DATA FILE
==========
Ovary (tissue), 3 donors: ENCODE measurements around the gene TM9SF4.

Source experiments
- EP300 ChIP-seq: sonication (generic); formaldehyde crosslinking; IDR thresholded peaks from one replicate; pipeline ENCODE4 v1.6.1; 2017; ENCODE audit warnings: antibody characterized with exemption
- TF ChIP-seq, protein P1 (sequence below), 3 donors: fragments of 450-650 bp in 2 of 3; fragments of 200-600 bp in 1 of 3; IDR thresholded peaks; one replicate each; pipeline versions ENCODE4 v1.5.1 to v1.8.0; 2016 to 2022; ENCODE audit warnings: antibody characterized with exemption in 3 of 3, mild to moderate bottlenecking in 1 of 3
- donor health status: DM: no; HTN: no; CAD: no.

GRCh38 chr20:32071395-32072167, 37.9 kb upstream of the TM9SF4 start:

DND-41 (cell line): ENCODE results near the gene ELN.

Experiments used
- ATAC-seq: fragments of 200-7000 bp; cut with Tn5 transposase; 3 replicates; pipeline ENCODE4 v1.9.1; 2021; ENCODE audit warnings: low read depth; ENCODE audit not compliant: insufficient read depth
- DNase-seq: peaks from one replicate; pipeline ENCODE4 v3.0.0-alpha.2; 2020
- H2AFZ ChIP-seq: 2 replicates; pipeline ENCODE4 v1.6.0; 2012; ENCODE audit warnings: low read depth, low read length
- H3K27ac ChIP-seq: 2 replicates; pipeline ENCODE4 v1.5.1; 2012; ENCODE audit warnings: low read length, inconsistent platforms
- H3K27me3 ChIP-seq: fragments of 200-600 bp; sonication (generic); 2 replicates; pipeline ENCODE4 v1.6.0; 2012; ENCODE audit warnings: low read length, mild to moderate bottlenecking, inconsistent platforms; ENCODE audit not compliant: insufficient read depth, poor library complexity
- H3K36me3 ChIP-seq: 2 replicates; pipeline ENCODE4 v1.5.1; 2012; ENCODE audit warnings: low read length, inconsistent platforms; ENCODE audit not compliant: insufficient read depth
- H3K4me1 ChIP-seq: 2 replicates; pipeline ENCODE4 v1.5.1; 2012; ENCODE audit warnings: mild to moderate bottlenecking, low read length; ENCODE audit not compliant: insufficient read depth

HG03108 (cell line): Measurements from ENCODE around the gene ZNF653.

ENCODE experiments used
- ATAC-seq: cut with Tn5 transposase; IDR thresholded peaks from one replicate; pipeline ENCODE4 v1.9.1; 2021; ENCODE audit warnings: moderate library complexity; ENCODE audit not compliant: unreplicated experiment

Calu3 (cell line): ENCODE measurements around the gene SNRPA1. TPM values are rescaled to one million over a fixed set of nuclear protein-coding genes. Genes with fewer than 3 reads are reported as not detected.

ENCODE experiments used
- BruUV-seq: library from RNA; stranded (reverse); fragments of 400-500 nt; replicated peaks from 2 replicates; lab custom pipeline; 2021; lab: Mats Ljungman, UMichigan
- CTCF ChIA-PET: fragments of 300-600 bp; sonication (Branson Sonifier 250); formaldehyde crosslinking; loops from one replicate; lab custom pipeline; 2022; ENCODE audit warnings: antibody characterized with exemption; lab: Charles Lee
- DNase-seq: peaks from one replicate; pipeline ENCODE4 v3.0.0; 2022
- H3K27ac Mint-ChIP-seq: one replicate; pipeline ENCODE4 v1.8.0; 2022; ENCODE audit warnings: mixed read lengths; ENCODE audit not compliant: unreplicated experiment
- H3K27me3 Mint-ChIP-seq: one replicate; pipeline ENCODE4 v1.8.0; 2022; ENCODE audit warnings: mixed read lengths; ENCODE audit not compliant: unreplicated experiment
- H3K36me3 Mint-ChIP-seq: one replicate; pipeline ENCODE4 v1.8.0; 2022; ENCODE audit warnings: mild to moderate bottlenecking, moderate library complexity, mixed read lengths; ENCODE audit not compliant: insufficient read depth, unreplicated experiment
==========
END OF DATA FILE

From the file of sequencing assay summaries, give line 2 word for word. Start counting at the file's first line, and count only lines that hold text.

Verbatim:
Source experiments